The analysis of viability of premature births happens for a reason. Premature births may occur because those babies are poorly, or the uterine environment is unwelcoming, but that is very different from aborted babies, the majority of whom would be healthy, as are normal births. Unless we ask 1,000 women to abort at 23 weeks of pregnancy so that we can see what happens to healthy babies when they are aborted, we cannot use the argument of viability. But the limit was set at 24 weeks.
Between 1980 and 1985 at University College hospital, no babies survived at 22 or 23 weeks. Between 1996 and 2000, 50 per cent. of babies born at 22 and 23 weeks survived. BLISS, the neonatal children's charity, says that more information is needed about the neonatal services that are provided in this country and at what gestation babies do well. If there were dedicated transport so that babies born early could get to a neonatal unit quickly and receive treatment, there would be a rise in the figures, as there has been in Sweden and in hospitals with good neonatal units on site.
If more neonatal units did not close their doors 52 times a year, as every one in this country did last year, and if a baby could be transferred to a neonatal unit within minutes—instead of hours—of birth, we would see a big difference. We see a difference in hospitals with good specialist teams in their neonatal units. The survival figures are very different. Granted, in the EPICure 2 and Trent studies the figures were averaged out, so that every birth was brought into the figures. However, for hospitals with good neonatal units attached to them, such as University College hospital, the figures are very different.
As I said, I believe that the woman has rights, but the baby has them also. I think that the baby's rights kick in if it would have the chance of life if it were born and if it feels pain as part of the abortion procedure. At that point, the baby's rights have parity with those of the mother.
We have quoted Vincent Argent a few times this evening. He was the previous medical director of the British Pregnancy Advisory Service and wrote an incredibly good article this week. He talked about when women go to him for a late termination. He described how women who have been on IVF programmes ask him for a termination because they are expecting twins and would like one to be aborted. Some women go to him wanting a late termination with no good reason—they just demand a termination.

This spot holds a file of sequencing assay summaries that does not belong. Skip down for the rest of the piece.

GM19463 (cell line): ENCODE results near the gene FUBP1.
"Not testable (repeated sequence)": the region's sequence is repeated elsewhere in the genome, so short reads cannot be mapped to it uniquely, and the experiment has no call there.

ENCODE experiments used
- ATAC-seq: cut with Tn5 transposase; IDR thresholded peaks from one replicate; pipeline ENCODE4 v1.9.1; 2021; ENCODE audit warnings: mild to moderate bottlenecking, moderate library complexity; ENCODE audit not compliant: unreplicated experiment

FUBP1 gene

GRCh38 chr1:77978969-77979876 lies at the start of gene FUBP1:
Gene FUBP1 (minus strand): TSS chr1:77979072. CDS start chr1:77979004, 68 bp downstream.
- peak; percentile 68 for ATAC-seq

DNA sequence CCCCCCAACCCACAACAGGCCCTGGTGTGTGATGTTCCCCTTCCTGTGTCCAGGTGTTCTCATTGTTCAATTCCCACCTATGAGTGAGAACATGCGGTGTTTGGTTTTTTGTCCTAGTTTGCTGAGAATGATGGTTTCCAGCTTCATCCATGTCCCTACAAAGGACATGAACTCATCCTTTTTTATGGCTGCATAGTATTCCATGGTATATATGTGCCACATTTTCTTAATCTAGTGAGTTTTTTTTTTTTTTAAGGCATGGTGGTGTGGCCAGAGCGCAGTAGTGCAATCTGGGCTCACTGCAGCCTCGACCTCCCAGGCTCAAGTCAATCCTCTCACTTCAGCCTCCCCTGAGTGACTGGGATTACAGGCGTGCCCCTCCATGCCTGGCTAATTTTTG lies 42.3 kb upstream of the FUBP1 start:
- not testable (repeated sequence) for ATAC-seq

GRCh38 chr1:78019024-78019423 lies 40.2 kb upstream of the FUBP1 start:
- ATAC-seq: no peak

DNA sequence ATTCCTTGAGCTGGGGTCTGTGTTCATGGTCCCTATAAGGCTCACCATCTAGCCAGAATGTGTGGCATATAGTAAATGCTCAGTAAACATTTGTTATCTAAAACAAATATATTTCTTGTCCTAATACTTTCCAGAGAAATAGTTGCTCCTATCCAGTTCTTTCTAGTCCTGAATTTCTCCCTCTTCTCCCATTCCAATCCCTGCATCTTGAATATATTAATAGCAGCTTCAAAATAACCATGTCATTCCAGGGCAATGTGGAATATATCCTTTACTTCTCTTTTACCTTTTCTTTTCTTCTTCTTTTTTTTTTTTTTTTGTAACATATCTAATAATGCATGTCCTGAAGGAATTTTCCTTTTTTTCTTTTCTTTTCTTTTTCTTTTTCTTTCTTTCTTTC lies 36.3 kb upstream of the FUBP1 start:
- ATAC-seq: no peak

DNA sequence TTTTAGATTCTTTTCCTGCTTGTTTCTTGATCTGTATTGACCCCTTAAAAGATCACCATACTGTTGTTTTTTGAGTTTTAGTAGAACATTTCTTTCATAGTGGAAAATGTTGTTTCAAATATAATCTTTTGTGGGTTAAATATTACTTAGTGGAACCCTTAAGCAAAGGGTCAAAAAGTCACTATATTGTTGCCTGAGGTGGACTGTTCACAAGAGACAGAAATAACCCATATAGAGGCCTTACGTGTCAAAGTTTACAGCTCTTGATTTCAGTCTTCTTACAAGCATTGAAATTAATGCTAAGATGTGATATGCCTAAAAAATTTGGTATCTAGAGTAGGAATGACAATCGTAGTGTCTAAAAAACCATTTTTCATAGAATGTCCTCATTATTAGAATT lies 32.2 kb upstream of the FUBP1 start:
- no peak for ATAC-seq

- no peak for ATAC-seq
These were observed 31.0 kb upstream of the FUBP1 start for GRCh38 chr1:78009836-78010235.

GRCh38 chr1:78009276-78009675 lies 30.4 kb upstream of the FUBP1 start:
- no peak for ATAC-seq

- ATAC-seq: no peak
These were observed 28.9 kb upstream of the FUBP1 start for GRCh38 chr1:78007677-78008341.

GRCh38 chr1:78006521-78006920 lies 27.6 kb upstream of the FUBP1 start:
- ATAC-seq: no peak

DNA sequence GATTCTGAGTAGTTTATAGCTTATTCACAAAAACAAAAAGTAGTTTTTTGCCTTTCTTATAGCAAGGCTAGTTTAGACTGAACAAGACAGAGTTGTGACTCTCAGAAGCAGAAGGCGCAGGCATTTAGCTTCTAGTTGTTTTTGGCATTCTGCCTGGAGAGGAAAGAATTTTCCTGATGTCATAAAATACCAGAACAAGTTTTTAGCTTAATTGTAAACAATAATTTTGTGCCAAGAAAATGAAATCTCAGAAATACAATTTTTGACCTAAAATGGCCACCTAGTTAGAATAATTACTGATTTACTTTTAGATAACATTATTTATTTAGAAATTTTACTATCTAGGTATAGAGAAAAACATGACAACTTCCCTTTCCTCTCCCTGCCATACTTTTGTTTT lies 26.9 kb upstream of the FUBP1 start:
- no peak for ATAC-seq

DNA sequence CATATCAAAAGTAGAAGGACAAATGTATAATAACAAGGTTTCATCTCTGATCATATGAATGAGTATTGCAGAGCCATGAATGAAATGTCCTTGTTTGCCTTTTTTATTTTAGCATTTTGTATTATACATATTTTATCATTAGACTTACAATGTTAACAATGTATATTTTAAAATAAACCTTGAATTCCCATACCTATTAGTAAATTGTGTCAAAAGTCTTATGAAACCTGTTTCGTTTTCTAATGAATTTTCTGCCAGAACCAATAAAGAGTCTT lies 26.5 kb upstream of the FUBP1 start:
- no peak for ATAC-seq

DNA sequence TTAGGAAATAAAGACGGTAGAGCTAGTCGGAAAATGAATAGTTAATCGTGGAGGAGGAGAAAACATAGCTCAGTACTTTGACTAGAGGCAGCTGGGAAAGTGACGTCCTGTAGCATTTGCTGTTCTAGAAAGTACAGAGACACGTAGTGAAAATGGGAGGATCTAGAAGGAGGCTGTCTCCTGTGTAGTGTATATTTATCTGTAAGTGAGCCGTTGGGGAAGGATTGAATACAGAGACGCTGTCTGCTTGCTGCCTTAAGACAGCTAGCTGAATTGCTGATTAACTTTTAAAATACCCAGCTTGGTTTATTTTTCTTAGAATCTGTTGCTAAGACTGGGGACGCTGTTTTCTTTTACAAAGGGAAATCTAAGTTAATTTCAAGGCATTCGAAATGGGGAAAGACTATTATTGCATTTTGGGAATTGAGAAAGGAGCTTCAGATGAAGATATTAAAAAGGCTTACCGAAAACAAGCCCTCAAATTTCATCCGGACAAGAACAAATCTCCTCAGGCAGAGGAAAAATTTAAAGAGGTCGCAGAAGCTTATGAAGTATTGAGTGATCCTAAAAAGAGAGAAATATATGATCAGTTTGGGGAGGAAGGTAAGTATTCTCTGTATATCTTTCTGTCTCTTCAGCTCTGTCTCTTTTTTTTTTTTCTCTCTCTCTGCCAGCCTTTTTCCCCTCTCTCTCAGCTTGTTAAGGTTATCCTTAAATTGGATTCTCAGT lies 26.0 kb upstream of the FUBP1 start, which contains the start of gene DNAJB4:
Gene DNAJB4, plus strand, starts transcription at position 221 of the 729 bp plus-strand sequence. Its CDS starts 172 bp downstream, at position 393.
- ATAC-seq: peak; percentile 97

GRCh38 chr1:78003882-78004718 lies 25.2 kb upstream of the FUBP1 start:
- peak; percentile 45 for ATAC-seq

I was on "The Daily Politics" with the Minister at lunchtime today; it featured an example of someone who had had a late termination at 22 weeks because she felt that it was not the right time in her life. There comes a point when it has to be said that the baby also has a right to life.
I would like to talk about the various institutions because I know that many Members think that they have held on to what the British Medical Association, the Royal College of Nursing and faculties of neonatal medicine have said. First, I would like to talk about the Royal College of Nursing, of which I used to be a member. The RCN has taken the position of supporting the 24-week limit, but has not consulted its members. Two weeks ago I addressed a meeting of nurses, two thirds of whom were members of other health workers' unions; they were not even members of the RCN. They were angry that the college was purporting to speak on their behalf, given that they were not even members of it. The nurses who were RCN members were very angry that it was taking a position without even having consulted them to find out their opinion. Given today's technology, there is no excuse for doing that; members could be e-mailed and canvassed for their opinions very easily.
The British Medical Association is hugely influenced by its ethics committee, on which the hon. Member for Oxford, West and Abingdon sits. The association is definitely not representative of doctors' grass-roots opinion, which has been demonstrated today in a poll by Doctors.net.uk. Some 31 per cent. of the doctors polled want a 24-week limit, 15 per cent. want a 22-week limit and 54 per cent. want a 20-week limit.
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